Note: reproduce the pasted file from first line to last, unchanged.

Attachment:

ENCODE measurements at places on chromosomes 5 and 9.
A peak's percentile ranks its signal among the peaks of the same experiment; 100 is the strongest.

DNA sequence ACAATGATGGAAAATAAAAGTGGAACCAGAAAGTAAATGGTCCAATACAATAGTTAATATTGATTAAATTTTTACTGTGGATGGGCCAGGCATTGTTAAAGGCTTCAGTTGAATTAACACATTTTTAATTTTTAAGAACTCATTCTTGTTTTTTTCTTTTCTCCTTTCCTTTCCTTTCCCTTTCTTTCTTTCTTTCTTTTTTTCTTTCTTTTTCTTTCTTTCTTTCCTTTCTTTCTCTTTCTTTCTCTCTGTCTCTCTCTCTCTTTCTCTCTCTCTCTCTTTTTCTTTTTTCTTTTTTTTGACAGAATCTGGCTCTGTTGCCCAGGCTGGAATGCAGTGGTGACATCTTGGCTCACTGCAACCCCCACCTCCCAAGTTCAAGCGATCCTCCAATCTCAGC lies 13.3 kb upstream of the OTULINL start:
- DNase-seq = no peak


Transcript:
ENCODE measurements at places on chromosomes 5 and 9.
A peak's percentile ranks its signal among the peaks of the same experiment; 100 is the strongest.

DNA sequence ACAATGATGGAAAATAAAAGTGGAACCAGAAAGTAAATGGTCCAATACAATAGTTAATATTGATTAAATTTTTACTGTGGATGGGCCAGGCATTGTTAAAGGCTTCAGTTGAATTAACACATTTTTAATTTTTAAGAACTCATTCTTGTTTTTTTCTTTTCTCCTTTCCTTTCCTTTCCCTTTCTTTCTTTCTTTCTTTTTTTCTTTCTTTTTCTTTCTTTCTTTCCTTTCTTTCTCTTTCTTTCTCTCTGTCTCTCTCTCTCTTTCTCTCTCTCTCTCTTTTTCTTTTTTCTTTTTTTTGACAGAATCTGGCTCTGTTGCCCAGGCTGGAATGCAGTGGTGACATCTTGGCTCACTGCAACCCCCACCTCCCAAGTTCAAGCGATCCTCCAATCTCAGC lies 13.3 kb upstream of the OTULINL start:
- DNase-seq = no peak